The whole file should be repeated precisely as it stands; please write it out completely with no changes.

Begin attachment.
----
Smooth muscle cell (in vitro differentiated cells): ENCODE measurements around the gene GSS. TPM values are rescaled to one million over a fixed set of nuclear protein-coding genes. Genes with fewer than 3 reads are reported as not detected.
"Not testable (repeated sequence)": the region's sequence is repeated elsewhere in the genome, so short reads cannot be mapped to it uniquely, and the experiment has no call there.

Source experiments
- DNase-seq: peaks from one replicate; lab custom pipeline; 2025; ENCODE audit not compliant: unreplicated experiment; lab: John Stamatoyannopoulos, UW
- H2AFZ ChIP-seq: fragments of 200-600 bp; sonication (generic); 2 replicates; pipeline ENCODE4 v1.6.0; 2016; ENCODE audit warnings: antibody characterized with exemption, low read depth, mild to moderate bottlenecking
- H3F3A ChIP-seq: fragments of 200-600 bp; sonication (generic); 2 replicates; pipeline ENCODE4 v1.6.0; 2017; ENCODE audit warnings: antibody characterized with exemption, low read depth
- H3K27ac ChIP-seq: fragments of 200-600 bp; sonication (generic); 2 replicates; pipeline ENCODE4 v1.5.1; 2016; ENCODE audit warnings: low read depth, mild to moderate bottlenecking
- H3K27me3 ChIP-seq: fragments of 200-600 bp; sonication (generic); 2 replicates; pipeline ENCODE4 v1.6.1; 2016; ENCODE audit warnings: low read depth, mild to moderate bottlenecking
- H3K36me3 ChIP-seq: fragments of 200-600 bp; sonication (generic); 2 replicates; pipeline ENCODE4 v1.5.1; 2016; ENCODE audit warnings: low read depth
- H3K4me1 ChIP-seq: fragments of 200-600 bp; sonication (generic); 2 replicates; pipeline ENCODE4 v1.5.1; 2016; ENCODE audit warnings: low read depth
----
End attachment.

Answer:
Smooth muscle cell (in vitro differentiated cells): ENCODE measurements around the gene GSS. TPM values are rescaled to one million over a fixed set of nuclear protein-coding genes. Genes with fewer than 3 reads are reported as not detected.
"Not testable (repeated sequence)": the region's sequence is repeated elsewhere in the genome, so short reads cannot be mapped to it uniquely, and the experiment has no call there.

Source experiments
- DNase-seq: peaks from one replicate; lab custom pipeline; 2025; ENCODE audit not compliant: unreplicated experiment; lab: John Stamatoyannopoulos, UW
- H2AFZ ChIP-seq: fragments of 200-600 bp; sonication (generic); 2 replicates; pipeline ENCODE4 v1.6.0; 2016; ENCODE audit warnings: antibody characterized with exemption, low read depth, mild to moderate bottlenecking
- H3F3A ChIP-seq: fragments of 200-600 bp; sonication (generic); 2 replicates; pipeline ENCODE4 v1.6.0; 2017; ENCODE audit warnings: antibody characterized with exemption, low read depth
- H3K27ac ChIP-seq: fragments of 200-600 bp; sonication (generic); 2 replicates; pipeline ENCODE4 v1.5.1; 2016; ENCODE audit warnings: low read depth, mild to moderate bottlenecking
- H3K27me3 ChIP-seq: fragments of 200-600 bp; sonication (generic); 2 replicates; pipeline ENCODE4 v1.6.1; 2016; ENCODE audit warnings: low read depth, mild to moderate bottlenecking
- H3K36me3 ChIP-seq: fragments of 200-600 bp; sonication (generic); 2 replicates; pipeline ENCODE4 v1.5.1; 2016; ENCODE audit warnings: low read depth
- H3K4me1 ChIP-seq: fragments of 200-600 bp; sonication (generic); 2 replicates; pipeline ENCODE4 v1.5.1; 2016; ENCODE audit warnings: low read depth